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Int J Dev Biol. 1999 Nov;43(8):785-94.

Pleiotropic effects of zebrafish protein-tyrosine phosphatase-1B on early embryonic development.

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  • 1Hubrecht Laboratory, Netherlands Institute for Developmental Biology, Utrecht.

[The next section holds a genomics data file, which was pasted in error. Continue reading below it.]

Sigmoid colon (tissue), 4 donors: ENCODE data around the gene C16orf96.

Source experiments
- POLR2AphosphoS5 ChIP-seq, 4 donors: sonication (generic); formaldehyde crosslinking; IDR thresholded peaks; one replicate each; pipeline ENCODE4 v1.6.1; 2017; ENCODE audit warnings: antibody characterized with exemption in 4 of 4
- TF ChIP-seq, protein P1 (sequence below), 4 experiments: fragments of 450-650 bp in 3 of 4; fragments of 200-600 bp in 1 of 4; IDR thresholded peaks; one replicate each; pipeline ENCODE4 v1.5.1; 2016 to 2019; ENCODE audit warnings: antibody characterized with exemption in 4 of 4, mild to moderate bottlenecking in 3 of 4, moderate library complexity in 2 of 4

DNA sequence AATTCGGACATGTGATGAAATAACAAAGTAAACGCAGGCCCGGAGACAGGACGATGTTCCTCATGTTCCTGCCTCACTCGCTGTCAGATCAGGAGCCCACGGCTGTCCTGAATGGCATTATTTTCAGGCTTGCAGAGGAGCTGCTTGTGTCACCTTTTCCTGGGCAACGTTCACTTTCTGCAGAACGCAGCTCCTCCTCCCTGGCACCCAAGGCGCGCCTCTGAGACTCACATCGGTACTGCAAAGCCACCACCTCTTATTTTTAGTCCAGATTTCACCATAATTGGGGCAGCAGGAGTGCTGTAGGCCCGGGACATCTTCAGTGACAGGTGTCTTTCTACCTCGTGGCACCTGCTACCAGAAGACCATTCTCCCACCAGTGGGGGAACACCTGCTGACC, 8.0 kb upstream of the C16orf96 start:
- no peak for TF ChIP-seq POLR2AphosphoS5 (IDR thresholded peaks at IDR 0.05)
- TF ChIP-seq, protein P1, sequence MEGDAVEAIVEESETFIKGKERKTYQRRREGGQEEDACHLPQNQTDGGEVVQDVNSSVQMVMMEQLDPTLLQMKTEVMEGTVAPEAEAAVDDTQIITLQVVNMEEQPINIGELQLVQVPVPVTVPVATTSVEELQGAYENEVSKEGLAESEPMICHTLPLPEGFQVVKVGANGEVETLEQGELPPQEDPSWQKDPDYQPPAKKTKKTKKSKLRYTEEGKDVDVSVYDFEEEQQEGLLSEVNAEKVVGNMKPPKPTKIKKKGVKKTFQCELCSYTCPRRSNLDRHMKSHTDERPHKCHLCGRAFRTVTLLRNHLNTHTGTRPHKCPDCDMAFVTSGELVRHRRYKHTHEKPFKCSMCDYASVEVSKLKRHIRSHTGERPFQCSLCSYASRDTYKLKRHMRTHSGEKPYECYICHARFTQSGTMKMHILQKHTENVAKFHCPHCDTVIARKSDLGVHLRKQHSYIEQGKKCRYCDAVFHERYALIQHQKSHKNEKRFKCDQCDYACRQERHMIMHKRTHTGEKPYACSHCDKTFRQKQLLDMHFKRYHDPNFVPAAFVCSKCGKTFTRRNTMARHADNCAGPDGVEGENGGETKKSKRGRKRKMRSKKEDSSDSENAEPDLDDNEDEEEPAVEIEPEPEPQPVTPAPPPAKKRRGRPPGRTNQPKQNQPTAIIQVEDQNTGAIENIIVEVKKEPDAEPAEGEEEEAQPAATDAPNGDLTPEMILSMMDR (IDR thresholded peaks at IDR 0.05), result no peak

Protein tyrosine phosphorylation is an important mechanism of eukaryotic cell signalling which is regulated by protein-tyrosine kinases and protein-tyrosine phosphatases. Here we report the molecular cloning of the first zebrafish protein-tyrosine phosphatase, zf-PTP-1B, the homologue of human PTP-1B. Zf-PTP-1B was catalytically active and localised to the endoplasmic reticulum, like human PTP-1B. Zf-PTP-1B was maternally expressed in zebrafish embryos, and low ubiquitous expression was detected up to day 7 of development. Microinjection of zf-PTP-1B RNA induced pleiotropic, but reproducible developmental defects. Evaluation of the live embryos at 24 h post fertilisation indicated that zf-PTP-1B induced defects in somite formation. The phenotype was dependent on protein-tyrosine phosphatase activity of zf-PTP-1B, since embryos injected with catalytically inactive zf-PTP-1B-C213S developed normally. Co-injection of wild type and inactive zf-PTP-1B led to a rescue of the zf-PTP-1B-induced phenotype, suggesting that zf-PTP-1B-C213S had dominant negative activity. The zf-PTP-1B-induced phenotype suggests that proper tyrosine phosphorylation of key proteins is essential for early development, most notably somitogenesis.

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